Mending Our Treasures, Repairing Ourselves

Mending Our Treasures, Repairing Ourselves

“Use it up, wear it out, make it do, or do without.”

Some of us still practice the frugality of that New England proverb. We wear a favorite sweatshirt until it’s falling apart, we keep our fingers crossed and hope our 10-year-old pickup truck has another year or two of life, we patch up a favorite recliner with duct tape and sink into it for a nap.

Overall, however, we’re a throwaway society. Some people purchase a new car every couple of years. Others shuck off their old phones every time a new one comes to market. A bank executive rummages through her closet, ridding herself of perfectly good dresses and skirts, and then goes shopping to replace them.

Often this same process of eradication prevails in our relationships. Friends hurt our feelings, and so we quit calling or seeing them. A wife determines her husband isn’t earning enough money or showing her enough attention, and moves on. A boss fires an employee for a mistake rather than working with him to rectify it.

We can find valid reasons for some of these discards, but is it possible we are too inclined to toss out possessions and relationships?

Decluttering: Is It Always Wise?

That many of us have too many possessions is beyond argument. Our closets hold sweaters and trousers we haven’t worn in years, our shelves are crammed with books we’ve never read or have long forgotten, and our attics and garages hold all sorts of furniture, kitchenware, and other “treasures” that will likely never again see the light of day.

For the past 30 years or so, books and articles have appeared urging us to pitch or give away the clutter in our lives. Clean up the mess, rid ourselves of useless objects, these writers tell us, and we’ll become more spiritually and mentally healthy. So the argument goes, and I would agree with some of their proposals.

But I’ve also found that when I junk certain items, I soon find myself regretting it. When I’ve given the old heave-ho to certain books, for example, a month goes by, and then I need that biography or novel. Two years ago, I threw away a coat I’d worn for 15 years. The lining was falling apart, all the buttons were missing, and the pockets were nothing but holes. Come the cold and snow of the next winter, however, and I missed that old friend of a coat.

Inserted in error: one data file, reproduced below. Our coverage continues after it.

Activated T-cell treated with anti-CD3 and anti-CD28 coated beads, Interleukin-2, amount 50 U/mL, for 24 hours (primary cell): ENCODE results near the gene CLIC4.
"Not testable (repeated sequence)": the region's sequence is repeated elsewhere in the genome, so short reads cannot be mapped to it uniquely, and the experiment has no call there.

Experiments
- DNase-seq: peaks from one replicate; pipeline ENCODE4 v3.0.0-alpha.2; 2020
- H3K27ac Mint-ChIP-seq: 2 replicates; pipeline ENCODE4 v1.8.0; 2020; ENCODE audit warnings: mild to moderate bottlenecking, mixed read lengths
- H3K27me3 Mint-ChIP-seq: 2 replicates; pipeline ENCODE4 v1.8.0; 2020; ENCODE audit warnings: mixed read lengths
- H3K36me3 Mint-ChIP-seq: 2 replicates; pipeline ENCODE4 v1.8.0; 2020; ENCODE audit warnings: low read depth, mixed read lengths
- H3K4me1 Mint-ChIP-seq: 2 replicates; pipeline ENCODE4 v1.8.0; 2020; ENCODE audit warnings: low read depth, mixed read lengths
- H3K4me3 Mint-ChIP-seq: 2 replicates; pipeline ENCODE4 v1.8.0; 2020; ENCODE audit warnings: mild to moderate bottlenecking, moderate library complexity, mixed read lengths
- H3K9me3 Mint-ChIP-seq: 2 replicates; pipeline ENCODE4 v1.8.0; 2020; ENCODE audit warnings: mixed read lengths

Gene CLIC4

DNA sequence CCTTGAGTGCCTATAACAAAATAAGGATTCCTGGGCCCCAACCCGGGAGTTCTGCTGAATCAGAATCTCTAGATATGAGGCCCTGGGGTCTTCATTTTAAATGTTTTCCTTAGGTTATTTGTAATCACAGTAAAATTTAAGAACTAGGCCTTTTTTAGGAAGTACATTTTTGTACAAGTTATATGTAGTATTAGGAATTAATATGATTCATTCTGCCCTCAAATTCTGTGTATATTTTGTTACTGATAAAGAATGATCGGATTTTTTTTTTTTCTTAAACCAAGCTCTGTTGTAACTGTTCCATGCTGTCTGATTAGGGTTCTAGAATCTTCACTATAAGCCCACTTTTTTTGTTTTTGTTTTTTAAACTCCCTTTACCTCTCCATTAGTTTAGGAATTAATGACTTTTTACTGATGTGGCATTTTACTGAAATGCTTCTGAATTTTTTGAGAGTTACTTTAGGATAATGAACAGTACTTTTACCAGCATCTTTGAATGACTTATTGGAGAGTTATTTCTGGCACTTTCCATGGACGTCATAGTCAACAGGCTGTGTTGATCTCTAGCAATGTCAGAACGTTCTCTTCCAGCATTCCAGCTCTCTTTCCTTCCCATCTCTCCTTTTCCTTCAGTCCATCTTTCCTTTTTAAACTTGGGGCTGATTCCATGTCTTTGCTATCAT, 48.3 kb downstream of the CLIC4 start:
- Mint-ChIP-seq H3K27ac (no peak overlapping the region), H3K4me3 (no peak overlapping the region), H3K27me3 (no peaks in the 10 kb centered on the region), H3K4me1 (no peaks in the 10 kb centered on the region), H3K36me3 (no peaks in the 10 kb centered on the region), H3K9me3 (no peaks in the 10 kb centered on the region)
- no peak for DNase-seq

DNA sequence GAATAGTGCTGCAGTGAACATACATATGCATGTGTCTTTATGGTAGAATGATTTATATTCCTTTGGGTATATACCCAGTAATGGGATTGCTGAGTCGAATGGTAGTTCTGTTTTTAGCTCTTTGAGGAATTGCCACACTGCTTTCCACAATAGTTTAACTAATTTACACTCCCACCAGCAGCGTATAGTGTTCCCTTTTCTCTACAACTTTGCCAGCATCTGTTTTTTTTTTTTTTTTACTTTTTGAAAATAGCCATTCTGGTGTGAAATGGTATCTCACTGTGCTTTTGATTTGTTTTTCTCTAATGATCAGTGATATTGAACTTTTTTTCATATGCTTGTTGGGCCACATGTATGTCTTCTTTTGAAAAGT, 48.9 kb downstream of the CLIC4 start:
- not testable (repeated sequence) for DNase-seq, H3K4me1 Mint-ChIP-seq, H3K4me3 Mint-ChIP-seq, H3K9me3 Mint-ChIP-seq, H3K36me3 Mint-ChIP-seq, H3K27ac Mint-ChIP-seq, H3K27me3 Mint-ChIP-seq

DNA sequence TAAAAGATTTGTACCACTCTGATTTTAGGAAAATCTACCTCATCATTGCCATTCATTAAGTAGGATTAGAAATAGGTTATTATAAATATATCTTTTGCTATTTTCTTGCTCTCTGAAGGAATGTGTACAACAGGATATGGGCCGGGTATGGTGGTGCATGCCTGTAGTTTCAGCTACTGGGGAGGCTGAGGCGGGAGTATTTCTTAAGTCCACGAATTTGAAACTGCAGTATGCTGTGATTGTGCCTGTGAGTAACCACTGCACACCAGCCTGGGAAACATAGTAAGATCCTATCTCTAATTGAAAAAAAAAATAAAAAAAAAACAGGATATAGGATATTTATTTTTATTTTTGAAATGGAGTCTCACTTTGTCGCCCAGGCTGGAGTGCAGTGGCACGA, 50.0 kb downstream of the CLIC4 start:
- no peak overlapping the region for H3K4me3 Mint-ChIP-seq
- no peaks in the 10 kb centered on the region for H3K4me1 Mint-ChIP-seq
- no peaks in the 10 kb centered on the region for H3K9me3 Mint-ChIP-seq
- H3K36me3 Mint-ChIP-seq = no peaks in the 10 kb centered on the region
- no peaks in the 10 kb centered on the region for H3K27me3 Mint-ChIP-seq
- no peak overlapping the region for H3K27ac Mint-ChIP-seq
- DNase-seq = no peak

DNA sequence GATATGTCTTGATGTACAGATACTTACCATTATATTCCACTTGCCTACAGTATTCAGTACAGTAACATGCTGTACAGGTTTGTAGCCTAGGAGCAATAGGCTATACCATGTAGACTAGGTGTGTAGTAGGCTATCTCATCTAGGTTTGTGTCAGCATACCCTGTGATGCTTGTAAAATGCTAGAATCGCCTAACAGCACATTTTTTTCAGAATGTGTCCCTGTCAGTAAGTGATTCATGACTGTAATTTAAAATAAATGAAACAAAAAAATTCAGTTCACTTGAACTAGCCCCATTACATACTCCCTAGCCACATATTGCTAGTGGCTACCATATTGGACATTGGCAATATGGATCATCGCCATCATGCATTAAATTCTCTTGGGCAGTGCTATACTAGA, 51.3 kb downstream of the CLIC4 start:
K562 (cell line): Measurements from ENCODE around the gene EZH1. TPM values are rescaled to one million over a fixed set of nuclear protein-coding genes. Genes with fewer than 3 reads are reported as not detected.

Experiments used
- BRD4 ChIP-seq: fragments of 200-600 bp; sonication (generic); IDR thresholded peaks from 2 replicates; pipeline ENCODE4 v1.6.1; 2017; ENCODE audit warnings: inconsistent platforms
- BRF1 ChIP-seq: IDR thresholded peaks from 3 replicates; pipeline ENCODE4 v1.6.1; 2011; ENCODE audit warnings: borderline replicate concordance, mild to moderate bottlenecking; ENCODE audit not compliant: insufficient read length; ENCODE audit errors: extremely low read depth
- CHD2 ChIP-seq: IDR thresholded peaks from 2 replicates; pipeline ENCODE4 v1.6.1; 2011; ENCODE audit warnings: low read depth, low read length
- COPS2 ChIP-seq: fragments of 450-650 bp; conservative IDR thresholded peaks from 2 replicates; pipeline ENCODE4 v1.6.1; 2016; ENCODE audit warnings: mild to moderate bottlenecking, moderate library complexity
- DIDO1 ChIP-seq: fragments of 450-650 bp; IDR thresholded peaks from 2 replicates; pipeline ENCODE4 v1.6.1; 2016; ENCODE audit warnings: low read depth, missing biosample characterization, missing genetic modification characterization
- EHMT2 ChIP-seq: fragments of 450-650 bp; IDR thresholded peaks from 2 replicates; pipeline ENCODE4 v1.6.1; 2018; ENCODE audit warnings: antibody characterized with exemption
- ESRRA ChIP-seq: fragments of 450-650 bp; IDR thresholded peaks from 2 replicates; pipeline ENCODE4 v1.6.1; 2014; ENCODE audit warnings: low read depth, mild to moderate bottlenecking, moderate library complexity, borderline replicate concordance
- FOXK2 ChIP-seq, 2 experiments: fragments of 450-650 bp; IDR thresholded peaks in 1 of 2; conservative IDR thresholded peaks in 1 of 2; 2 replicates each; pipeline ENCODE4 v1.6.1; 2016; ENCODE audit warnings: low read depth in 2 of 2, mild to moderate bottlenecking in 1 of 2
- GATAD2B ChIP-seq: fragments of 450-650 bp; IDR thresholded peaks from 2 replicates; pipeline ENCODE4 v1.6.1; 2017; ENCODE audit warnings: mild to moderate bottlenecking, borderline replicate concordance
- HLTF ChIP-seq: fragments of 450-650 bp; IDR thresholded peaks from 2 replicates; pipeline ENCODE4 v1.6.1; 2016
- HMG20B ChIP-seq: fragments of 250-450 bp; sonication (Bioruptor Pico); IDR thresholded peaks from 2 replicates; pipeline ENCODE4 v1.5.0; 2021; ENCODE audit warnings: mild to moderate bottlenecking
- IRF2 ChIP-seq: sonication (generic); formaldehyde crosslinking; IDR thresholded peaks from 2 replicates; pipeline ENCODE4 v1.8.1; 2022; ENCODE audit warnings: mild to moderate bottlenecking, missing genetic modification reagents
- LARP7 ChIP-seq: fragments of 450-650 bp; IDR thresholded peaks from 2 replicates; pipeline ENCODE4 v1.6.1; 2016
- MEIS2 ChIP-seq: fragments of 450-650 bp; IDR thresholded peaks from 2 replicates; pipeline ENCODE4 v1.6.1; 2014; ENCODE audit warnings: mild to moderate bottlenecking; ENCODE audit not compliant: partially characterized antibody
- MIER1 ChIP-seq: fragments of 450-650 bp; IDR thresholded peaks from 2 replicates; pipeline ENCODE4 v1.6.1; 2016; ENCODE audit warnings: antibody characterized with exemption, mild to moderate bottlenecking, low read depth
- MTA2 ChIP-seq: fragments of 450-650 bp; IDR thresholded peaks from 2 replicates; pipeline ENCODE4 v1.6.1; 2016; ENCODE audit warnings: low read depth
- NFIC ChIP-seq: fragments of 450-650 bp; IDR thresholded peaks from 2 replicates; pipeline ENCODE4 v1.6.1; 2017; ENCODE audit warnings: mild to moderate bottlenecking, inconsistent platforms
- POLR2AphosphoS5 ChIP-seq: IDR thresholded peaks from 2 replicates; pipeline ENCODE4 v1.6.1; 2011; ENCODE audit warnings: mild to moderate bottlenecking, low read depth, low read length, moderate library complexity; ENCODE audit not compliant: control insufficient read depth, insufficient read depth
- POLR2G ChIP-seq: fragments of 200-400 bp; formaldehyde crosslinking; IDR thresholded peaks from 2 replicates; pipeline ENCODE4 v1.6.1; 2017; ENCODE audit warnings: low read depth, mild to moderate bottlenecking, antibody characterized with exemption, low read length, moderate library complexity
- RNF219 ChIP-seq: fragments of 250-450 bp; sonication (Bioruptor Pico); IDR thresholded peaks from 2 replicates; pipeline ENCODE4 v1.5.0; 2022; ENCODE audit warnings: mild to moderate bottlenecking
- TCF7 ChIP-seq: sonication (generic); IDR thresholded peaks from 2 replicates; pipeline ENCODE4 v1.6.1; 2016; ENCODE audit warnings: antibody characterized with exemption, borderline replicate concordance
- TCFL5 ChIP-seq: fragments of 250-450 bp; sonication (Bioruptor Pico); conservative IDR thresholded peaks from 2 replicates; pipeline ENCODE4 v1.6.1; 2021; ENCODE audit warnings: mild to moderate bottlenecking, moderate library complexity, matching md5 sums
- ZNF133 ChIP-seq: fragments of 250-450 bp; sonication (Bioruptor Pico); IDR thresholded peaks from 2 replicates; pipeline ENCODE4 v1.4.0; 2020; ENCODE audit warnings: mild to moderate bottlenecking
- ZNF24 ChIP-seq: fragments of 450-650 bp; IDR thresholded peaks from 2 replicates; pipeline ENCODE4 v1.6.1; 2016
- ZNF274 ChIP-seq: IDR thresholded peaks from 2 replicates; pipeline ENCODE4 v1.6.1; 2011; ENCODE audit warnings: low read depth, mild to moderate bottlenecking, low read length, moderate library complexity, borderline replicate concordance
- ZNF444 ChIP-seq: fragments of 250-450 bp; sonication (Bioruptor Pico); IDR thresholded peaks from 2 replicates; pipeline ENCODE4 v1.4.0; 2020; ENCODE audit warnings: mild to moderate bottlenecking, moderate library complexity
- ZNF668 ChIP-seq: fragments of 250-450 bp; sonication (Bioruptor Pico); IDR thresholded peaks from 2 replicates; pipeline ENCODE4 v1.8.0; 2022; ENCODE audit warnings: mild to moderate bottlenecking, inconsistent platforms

Shoes to Slippers

Though that coat was probably beyond mending, we can sometimes find an alternative use for some worn-out object. That old dress shirt with its stains and frayed collar is perfect for wear when staining the deck. Those T-shirts with more holes than a sieve make ideal dusting rags. A friend who recently visited a museum in California learned that in the old days, when a dress or some other garment became tattered and worn, women and their daughters would make rugs of them.

As the New England proverb tells us, we can truly use it up.

A case in point: Last summer, my favorite pair of shoes became too battered to wear in public. The heels had almost disappeared, one of the soles was coming off, and no amount of polish could hide the scuffs and cracked leather. So, off I went to purchase another pair of shoes. While selecting the shoes, I also looked for slippers, but found nothing I liked.

Returning home, I nearly deposited my old shoes in the trash when a light bulb popped on. I removed the laces from the shoes, and Voila! I had my slippers. I’m wearing them even now as I write these words sitting on the front porch of my house.

“Wear it out,” the adage tells us. I figure my shoe slippers have another few years of life in them.